This "library edition," designed mainly for the general reader and
for the classroom, updates the Mark Twain Project's 1985 version of
"Huckleberry Finn" in numerous ways:
… It includes facsimiles of 16 key pages of the manuscript that show
crucial moments in the book's composition.
… It also contains three passages from the manuscript that do not
appear in the book in the same form, if at all. One is a ghost story
omitted from the book. Another is Huck Finn's description of sunrise
on the river, which indicates dramatic changes after the manuscript,
and a third passage about a camp meeting that underwent substantial
rewriting on the original page, and still more before the book's
… There also is a glossary of terms, notes and almost 40 pages of
reference citations ranging from "Arabian Nights" and H.L. Mencken
to Robert Louis Stevenson and Noah Webster.
… It also includes all 174 first-edition pen and ink illustrations by
young cartoonist Edward Windsor Kemble, artwork generally left out of
most contemporary editions of "Huckleberry Finn."
… The latest edition also features new maps of the Mississippi that
help readers navigate Huck Finn's journey.
… The book also shows that "break dancing" was popular in the
pre-Civil War days and adapted from African dances.
… Kemble's drawing of Huck and Jim's first encounter shows Jim on his
one knee, hat in hand. Far from a demeaning depiction of the runaway
slave, the sketch is almost identical to a widely known graphic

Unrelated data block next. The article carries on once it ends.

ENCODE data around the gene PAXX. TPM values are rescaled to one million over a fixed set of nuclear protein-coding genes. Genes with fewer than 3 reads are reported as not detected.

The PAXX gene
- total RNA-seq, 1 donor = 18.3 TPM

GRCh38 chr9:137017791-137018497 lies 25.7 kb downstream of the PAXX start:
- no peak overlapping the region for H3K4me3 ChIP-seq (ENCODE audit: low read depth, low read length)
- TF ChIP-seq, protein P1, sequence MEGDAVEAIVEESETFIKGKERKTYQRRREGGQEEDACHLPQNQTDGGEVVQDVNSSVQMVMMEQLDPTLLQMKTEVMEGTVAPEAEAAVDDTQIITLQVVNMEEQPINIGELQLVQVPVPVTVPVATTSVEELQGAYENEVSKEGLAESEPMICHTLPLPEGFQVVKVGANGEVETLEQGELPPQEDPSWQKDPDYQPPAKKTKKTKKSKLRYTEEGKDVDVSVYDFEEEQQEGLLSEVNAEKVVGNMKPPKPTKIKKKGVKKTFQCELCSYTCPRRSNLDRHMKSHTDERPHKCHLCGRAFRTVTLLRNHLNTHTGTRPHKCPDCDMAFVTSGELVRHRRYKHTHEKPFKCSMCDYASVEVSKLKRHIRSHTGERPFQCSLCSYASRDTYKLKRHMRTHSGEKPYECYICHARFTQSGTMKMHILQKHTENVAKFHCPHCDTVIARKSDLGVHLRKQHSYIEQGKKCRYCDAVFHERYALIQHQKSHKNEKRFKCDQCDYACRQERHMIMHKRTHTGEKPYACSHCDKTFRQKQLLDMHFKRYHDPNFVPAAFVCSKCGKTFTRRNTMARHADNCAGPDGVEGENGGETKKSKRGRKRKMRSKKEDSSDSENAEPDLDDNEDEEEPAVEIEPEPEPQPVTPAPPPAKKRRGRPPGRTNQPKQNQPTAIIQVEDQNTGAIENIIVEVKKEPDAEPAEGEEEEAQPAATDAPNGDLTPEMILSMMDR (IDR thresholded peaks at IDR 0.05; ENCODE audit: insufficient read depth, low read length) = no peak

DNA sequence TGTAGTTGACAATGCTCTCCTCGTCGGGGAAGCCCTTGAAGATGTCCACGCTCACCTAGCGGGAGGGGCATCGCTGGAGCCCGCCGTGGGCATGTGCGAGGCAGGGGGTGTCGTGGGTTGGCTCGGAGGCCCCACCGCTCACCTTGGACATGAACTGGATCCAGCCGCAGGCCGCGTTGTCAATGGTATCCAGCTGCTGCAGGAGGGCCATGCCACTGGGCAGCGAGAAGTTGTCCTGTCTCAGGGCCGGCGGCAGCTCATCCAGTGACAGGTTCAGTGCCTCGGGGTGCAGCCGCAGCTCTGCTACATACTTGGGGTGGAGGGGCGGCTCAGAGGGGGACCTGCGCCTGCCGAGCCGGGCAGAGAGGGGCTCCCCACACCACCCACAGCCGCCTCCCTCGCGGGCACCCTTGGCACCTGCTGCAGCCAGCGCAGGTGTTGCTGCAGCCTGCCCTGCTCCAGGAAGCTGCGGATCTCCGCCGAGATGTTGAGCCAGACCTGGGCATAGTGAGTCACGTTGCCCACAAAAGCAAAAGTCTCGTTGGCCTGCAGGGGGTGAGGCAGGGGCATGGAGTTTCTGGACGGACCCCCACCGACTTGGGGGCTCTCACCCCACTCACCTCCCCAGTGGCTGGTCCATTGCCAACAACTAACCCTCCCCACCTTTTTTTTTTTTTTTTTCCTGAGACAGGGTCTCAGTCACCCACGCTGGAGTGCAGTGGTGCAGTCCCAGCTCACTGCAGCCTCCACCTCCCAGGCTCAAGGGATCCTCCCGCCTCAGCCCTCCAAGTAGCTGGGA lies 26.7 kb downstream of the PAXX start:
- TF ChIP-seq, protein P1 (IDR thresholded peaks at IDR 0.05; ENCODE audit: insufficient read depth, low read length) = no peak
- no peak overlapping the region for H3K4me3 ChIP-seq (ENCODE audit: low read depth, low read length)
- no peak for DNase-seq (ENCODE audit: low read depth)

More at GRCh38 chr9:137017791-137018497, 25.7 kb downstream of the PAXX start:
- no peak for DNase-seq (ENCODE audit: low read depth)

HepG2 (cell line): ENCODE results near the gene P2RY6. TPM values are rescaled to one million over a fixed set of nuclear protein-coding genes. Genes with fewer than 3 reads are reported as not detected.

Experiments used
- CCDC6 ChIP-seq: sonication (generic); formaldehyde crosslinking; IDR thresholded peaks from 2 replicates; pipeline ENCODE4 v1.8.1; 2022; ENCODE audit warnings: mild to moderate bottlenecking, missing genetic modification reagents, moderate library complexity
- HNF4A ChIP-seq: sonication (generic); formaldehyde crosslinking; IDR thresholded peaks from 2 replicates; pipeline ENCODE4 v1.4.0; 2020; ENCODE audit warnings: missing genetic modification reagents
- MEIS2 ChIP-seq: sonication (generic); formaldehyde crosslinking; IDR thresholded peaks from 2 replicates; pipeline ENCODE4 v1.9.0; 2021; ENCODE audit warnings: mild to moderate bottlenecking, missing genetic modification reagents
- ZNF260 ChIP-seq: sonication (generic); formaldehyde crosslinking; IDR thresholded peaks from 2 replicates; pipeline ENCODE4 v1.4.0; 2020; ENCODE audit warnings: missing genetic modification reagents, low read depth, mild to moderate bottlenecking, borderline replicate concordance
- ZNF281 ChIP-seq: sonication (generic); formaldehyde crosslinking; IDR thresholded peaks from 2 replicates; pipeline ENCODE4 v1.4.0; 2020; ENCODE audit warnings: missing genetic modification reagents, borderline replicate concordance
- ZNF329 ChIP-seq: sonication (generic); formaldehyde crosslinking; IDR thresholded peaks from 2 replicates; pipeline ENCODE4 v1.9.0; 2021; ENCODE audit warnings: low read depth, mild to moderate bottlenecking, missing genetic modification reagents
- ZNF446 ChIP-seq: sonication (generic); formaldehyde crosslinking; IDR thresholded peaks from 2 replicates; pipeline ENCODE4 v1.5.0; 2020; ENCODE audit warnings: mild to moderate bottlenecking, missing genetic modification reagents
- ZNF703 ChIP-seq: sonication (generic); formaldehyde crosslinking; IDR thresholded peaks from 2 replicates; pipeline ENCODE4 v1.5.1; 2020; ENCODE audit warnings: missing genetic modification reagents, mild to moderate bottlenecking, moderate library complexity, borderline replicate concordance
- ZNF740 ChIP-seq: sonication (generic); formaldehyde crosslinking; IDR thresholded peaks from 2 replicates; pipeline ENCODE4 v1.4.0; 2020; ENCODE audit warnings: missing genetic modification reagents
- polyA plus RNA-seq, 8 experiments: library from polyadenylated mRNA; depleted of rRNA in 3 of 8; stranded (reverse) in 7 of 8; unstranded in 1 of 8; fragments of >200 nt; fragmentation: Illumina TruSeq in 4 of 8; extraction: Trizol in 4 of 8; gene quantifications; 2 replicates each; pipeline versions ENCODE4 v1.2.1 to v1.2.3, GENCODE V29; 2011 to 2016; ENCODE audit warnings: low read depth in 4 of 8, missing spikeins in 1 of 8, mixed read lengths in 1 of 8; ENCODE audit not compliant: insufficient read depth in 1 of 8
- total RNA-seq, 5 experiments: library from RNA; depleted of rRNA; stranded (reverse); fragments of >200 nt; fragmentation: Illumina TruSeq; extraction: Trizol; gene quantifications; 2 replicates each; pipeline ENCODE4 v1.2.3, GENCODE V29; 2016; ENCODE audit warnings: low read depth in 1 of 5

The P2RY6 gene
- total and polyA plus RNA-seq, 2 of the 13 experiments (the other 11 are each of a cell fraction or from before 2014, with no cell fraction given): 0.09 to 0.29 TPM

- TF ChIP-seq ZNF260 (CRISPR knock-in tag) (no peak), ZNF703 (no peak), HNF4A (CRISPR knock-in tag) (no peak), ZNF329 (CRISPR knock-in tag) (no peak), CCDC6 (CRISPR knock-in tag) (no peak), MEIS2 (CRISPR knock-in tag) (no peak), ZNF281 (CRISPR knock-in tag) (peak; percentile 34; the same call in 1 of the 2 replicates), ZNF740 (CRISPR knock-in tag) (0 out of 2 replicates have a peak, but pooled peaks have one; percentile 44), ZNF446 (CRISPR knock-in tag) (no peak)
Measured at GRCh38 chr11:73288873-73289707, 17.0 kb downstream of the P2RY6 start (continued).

symbol of the campaign to end slavery.
… Another sketch in the book of Jim's "coat of arms" - a slave figure
toting a knapsack over one shoulder and running - is virtually the
same as the image commonly used in newspaper notices about runaway
Solving a primary puzzle, the Twain project team also concluded that,
although Twain repeatedly interrupted his writing, the breaks
coincided with other pressures or a need to finesse a character or
solve a problem with the plot. The new edition of "Huckleberry Finn"
traces how Twain developed Huck's sensibility and capacity for
articulating his thoughts.
Having the whole manuscript at last made it possible to trace how
Twain labored over his story and style and how he learned slowly and
through thousands of revisions to develop and transfer Huck's
inimitable voice onto the page. These records show him replacing the
word "forest" with "woods," "wasn't" with "warn't" and "the whole
world was dead asleep" with "the whole world was asleep, only
sometimes the bull-frogs a-cluttering, maybe."
Kemble's drawing of Huck Finn and runaway slave Jim, drifting down
the Mississippi River on a raft, graces the cover. The book is
dedicated to teachers who continue to make "Huckleberry Finn" a
welcome guest in their classrooms.
Twain scholars already are raving about the new work.
Louis J. Budd, author of "Our Mark Twain" and "Mark Twain:
The Contemporary Reviews," said that, due to the UC Berkeley
research, "we now have the genome filled in for 'Adventures of
Shelley Fishkin, editor of "The Oxford Mark Twain," and "Was Huck
Finn Black?" said the "ingenious textual detective work rescues Twain
at last from hundreds of careless errors by typists, typesetters and
The Mark Twain Project houses the world's largest collection of
manuscripts, letters and notebooks of author Samuel Clemens, who
wrote under the pen name of Mark Twain. The project aims to publish
70 authoritative editions of his work by the year 2010, the 100th
anniversary of the writer's death.
NOTE: For more information, contact book editors Victor Fischer or
Lin Salamo or Robert H. Hirst, general editor of the Mark Twain
Project, at (510) 642-6480. The Web site of the Mark Twain Papers and
Project is at http://library.berkeley.edu/BANC/MTP/#Archive. A photo
gallery of a few of the illustrations in the new book is at